MEMS accelerometer in "free-fall"

Hey everybody,

I've seen on my MEMS accelerometer that it measures an acceleration of roughly 0 during a free-fall in the atmosphere and read that it should gradually highers to 1g upwards until terminal velocity is reached.

Does this mean it actually only measures the acceleration due to drag ?
I wanted to use this as a tool to determine the drag coefficient of a model rocket and possibly the rocket's current airspeed during a ballistic flight using a formula that gives the airspeed corresponding to a certain drag acceleration.

I'm not sure however that it's what the accelerometer measures and if it's the only thing it measures during a free-fall...
Thanks for any replies ! :slight_smile:

Does this mean it actually only measures the acceleration due to drag ?

It will measure any acceleration to the rocket body, including buffeting from air turbulence, separation of components (like firing out a parachute), etc.

You can think of the sensing element as a mass on a spring, measuring the stretch of the spring. In free fall, gravity acts equally on the mass, spring and supporting framework, and the spring doesn't stretch unless other forces are present.

Elemyr:
Hey everybody,

I've seen on my MEMS accelerometer that it measures an acceleration of roughly 0 during a free-fall in the atmosphere and read that it should gradually highers to 1g upwards until terminal velocity is reached.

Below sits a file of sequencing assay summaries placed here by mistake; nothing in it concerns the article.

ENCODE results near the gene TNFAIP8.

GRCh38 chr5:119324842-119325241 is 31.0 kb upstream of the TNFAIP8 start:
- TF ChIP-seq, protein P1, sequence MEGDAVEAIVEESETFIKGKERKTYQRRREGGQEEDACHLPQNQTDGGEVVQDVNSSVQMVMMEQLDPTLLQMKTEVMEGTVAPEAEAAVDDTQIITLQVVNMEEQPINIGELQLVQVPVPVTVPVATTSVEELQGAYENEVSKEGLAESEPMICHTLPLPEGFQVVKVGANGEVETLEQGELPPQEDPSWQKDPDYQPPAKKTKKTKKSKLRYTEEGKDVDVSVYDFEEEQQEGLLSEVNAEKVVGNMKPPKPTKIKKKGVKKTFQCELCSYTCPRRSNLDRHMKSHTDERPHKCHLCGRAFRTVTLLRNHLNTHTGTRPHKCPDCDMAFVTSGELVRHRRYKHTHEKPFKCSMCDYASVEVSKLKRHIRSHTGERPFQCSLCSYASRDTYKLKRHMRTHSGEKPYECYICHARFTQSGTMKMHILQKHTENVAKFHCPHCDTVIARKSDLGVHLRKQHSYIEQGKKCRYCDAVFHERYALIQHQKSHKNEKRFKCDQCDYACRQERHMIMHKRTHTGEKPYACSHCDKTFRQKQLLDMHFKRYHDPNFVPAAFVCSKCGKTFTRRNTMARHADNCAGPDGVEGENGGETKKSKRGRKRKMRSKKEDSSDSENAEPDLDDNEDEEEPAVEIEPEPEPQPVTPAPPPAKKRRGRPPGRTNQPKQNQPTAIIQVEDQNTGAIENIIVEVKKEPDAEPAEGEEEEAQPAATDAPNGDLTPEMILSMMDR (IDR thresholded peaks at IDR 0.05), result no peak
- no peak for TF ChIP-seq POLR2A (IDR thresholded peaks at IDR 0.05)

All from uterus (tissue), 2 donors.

Does this mean it actually only measures the acceleration due to drag ?

No it reads acceleration, pure and simple. This is general relativity - weight is the force the earth exerts on you to prevent you free-falling, its acts to accelerate you upwards (but you don't move because the curvature of space exactly counters this) - or put another way the curvature of space defines what free-fall is. When you reach terminal velocity you are no longer in free-fall, the drag force is the same as the weight force the ground would exert.

Basically general relativity is the realization that acceleration due to gravity is the same thing as inertial acceleration - no device can tell the difference without looking outside at the surroundings. Thus a MEMS accelerometer sees itself accelerating upwards at 9.8m/s^2 when its sat "stationary" on the desk...